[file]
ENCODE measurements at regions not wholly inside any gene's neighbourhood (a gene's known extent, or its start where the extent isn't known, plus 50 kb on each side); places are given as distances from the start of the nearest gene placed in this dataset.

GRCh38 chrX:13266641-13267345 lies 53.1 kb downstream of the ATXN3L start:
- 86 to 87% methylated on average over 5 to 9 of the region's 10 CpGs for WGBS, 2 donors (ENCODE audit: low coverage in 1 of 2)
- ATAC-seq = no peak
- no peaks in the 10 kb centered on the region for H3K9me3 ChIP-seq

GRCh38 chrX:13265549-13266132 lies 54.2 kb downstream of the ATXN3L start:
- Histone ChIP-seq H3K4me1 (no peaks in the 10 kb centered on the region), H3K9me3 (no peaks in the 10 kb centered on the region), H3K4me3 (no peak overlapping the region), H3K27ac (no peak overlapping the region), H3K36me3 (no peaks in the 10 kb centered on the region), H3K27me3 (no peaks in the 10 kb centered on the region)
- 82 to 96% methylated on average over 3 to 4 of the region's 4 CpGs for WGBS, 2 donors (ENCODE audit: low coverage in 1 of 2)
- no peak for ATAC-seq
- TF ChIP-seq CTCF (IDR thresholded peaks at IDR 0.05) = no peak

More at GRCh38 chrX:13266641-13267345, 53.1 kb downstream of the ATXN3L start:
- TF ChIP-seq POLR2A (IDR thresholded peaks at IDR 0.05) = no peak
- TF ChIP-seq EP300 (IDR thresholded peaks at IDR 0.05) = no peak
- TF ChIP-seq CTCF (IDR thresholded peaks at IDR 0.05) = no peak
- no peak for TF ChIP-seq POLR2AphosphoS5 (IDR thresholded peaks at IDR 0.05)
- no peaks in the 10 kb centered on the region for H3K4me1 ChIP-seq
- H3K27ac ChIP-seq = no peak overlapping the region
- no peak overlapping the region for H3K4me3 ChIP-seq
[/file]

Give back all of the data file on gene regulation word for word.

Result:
ENCODE measurements at regions not wholly inside any gene's neighbourhood (a gene's known extent, or its start where the extent isn't known, plus 50 kb on each side); places are given as distances from the start of the nearest gene placed in this dataset.

GRCh38 chrX:13266641-13267345 lies 53.1 kb downstream of the ATXN3L start:
- 86 to 87% methylated on average over 5 to 9 of the region's 10 CpGs for WGBS, 2 donors (ENCODE audit: low coverage in 1 of 2)
- ATAC-seq = no peak
- no peaks in the 10 kb centered on the region for H3K9me3 ChIP-seq

GRCh38 chrX:13265549-13266132 lies 54.2 kb downstream of the ATXN3L start:
- Histone ChIP-seq H3K4me1 (no peaks in the 10 kb centered on the region), H3K9me3 (no peaks in the 10 kb centered on the region), H3K4me3 (no peak overlapping the region), H3K27ac (no peak overlapping the region), H3K36me3 (no peaks in the 10 kb centered on the region), H3K27me3 (no peaks in the 10 kb centered on the region)
- 82 to 96% methylated on average over 3 to 4 of the region's 4 CpGs for WGBS, 2 donors (ENCODE audit: low coverage in 1 of 2)
- no peak for ATAC-seq
- TF ChIP-seq CTCF (IDR thresholded peaks at IDR 0.05) = no peak

More at GRCh38 chrX:13266641-13267345, 53.1 kb downstream of the ATXN3L start:
- TF ChIP-seq POLR2A (IDR thresholded peaks at IDR 0.05) = no peak
- TF ChIP-seq EP300 (IDR thresholded peaks at IDR 0.05) = no peak
- TF ChIP-seq CTCF (IDR thresholded peaks at IDR 0.05) = no peak
- no peak for TF ChIP-seq POLR2AphosphoS5 (IDR thresholded peaks at IDR 0.05)
- no peaks in the 10 kb centered on the region for H3K4me1 ChIP-seq
- H3K27ac ChIP-seq = no peak overlapping the region
- no peak overlapping the region for H3K4me3 ChIP-seq